“We’re Not Dangerous”: Deutsche Bank’s Chief Risk Officer

Monday, August 1, 2016
By Paul Martin

by Wolf Richter
August 1, 2016

No crisis at Deutsche Bank, really, I swear.

When Stuart Lewis, Chief Risk Officer at Deutsche bank, was asked in an interview, published in the Frankfurter Allgemeine on Sunday, if his institution is “the most dangerous bank in the world” – a reference to the IMF’s call that among globally systemically important banks, “Deutsche Bank appears to be the most important net contributor to systemic risks” – he replied:

“No, not at all. Only one IMF report has recently muddled up the situation: We are not dangerous. We are very relevant. Deutsche Bank is interwoven with the entire financial sector. We are one of the largest universal banks in the world. But to make it clear: Our house is stable. The balance sheet is healthy.”

Could he say that “in good conscience?”

“Absolutely. Look at how we have capitalized the bank since the Financial Crisis. We have taken €115 billion in risks off the balance sheet and have €220 billion of liquidity. Concern for us is unfounded.”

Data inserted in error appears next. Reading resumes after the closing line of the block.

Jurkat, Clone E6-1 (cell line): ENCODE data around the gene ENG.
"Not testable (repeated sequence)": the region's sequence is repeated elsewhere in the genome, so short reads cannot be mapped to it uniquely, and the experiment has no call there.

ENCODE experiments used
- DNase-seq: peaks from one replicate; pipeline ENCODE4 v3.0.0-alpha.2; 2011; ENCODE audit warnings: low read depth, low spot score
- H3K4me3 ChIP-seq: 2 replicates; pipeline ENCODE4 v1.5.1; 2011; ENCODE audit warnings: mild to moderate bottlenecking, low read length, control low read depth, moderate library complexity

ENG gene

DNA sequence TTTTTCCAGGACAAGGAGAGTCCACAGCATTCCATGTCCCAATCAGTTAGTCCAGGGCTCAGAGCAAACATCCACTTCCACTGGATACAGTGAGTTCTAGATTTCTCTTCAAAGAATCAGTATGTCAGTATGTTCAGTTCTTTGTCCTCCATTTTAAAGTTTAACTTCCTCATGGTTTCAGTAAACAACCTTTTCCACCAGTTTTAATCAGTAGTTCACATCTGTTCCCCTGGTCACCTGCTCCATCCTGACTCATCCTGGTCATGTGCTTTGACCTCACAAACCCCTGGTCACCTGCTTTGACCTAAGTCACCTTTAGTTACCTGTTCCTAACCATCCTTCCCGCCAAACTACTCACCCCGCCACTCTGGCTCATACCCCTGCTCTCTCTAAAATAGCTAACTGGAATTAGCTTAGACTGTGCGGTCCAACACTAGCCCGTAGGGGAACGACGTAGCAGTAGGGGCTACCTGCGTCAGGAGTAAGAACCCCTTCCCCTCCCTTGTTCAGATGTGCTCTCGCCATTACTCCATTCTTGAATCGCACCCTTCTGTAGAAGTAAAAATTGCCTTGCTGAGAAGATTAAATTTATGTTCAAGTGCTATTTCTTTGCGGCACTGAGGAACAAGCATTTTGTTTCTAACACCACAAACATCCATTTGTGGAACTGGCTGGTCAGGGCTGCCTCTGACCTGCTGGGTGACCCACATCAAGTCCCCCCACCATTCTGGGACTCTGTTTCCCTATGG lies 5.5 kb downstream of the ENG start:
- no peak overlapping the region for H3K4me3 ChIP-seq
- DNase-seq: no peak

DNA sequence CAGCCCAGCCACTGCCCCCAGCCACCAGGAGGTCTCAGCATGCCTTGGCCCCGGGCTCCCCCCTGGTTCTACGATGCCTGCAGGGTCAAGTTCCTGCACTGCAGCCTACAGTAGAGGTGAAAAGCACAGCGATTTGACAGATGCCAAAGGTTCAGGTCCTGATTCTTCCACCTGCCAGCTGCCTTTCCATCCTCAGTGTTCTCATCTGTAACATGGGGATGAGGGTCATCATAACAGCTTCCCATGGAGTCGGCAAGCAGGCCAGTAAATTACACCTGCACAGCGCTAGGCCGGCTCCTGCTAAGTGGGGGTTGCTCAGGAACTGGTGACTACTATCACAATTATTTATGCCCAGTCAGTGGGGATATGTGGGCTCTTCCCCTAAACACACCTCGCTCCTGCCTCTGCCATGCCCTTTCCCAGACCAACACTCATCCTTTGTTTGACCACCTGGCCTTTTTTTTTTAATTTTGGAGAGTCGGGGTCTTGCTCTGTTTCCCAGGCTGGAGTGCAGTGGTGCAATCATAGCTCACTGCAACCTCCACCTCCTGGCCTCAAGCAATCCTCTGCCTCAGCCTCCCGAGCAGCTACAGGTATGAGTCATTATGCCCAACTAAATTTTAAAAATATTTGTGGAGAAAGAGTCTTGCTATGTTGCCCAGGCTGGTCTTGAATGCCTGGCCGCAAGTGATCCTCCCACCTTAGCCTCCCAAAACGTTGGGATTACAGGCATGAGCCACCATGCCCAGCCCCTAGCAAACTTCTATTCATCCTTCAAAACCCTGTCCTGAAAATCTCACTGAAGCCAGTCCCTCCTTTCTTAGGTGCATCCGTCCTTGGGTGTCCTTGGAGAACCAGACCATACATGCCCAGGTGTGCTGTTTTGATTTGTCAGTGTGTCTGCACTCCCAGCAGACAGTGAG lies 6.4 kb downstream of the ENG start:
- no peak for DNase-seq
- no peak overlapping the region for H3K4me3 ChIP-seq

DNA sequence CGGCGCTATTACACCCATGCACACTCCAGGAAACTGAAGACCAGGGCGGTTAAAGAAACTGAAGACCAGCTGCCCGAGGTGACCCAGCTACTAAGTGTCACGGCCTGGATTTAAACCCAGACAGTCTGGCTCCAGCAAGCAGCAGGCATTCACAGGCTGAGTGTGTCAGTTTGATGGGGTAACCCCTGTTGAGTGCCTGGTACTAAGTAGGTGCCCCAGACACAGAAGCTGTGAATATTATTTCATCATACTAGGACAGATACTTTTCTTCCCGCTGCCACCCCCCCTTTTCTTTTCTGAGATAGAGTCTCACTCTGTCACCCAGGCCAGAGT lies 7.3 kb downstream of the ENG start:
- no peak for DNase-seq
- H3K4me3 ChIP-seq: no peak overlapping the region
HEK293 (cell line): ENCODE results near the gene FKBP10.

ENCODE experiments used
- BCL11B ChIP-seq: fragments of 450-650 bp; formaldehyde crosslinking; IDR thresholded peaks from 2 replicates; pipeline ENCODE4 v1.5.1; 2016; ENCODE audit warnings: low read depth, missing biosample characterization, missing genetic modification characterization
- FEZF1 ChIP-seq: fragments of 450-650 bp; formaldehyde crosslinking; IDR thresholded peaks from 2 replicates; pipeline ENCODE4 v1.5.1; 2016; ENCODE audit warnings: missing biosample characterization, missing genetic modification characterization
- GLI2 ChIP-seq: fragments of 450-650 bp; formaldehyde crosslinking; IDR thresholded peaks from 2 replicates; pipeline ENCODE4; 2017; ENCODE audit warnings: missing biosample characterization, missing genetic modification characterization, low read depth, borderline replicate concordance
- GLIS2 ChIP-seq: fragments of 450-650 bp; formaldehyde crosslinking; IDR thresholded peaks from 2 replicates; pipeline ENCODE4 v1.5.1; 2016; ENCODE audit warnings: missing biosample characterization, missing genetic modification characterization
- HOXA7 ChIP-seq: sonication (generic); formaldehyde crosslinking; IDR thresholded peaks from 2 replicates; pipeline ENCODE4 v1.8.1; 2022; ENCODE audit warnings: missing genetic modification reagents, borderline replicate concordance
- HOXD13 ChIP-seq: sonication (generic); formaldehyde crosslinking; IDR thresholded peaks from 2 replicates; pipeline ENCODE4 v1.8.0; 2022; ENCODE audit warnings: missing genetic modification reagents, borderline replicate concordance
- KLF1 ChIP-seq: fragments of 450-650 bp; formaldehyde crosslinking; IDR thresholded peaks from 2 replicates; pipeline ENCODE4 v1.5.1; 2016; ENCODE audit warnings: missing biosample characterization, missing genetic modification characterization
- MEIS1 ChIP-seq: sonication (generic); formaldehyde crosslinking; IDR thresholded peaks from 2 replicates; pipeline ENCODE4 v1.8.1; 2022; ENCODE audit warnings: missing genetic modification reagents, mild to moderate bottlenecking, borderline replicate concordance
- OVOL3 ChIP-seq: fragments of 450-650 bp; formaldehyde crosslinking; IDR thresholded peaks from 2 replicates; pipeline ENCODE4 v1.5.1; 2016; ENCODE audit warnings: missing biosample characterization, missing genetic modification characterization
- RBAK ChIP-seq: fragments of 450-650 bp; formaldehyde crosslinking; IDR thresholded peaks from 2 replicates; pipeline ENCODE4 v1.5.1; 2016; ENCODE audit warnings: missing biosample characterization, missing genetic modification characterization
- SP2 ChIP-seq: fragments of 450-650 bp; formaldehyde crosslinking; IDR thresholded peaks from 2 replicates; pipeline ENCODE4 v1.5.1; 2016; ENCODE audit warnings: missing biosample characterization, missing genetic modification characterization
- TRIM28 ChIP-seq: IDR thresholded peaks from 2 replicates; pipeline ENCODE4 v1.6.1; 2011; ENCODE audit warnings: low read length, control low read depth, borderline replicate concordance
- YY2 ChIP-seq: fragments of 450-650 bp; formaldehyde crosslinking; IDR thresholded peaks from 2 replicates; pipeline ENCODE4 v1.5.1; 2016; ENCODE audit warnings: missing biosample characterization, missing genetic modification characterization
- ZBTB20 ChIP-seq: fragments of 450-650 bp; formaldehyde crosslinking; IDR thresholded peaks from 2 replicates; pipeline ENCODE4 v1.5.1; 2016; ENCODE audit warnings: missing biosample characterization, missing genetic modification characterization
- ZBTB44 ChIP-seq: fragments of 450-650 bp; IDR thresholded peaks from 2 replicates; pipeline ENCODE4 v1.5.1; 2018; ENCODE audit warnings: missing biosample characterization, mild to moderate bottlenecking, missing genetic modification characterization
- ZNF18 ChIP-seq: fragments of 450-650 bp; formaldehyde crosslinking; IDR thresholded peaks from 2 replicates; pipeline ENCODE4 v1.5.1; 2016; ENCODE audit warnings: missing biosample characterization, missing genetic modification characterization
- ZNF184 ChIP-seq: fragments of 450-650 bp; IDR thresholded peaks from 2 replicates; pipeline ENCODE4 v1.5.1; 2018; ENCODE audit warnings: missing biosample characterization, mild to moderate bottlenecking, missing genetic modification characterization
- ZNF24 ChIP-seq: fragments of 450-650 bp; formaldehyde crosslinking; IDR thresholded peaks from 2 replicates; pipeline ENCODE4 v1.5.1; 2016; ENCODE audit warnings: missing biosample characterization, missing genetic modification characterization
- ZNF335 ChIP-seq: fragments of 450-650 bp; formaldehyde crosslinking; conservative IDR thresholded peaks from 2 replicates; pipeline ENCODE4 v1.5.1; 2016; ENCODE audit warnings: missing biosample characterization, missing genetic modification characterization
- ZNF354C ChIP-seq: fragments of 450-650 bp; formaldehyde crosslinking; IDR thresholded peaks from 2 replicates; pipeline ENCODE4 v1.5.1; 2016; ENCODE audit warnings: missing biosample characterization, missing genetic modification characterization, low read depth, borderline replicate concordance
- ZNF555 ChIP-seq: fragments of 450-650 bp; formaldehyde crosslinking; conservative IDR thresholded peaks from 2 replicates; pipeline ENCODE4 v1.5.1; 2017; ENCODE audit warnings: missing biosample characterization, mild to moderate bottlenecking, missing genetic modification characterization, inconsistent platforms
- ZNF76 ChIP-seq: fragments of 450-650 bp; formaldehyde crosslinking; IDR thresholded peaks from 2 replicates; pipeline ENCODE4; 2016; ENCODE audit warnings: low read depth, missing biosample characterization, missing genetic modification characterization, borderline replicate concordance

Alas, the European Banking Authority released the stress test results on Friday. Deutsche Bank didn’t fail in part because there was no way to fail. No bank could fail, not even Italy’s Banca Monte dei Paschi di Siena which is in full collapse-and-bailout mode at this moment. Mercifully, no bank could fail the test by design. But the Tier 1 capital ratio after in the “adverse scenario” made it possible to rank the banks. At Deutsche Bank, that ratio dropped to 7.8%, making it the 10th riskiest bank among all European banks in the stress test.

Commerzbank, the second largest German bank, which was already bailed out by the government during the Financial Crisis, and which is still partially owned by the government due to this bailout, was the 8th riskiest bank, ahead of Societe Generale in 9th place and behind Barclays in 7th place. Then came Irish, Italian, and Spanish banks. In third place was the Austrian cooperative banking group Raiffeisen-Landesbanken. In second place, Allied Irish Banks. And of course, the winner, Monte dei Paschi.

The Rest…HERE

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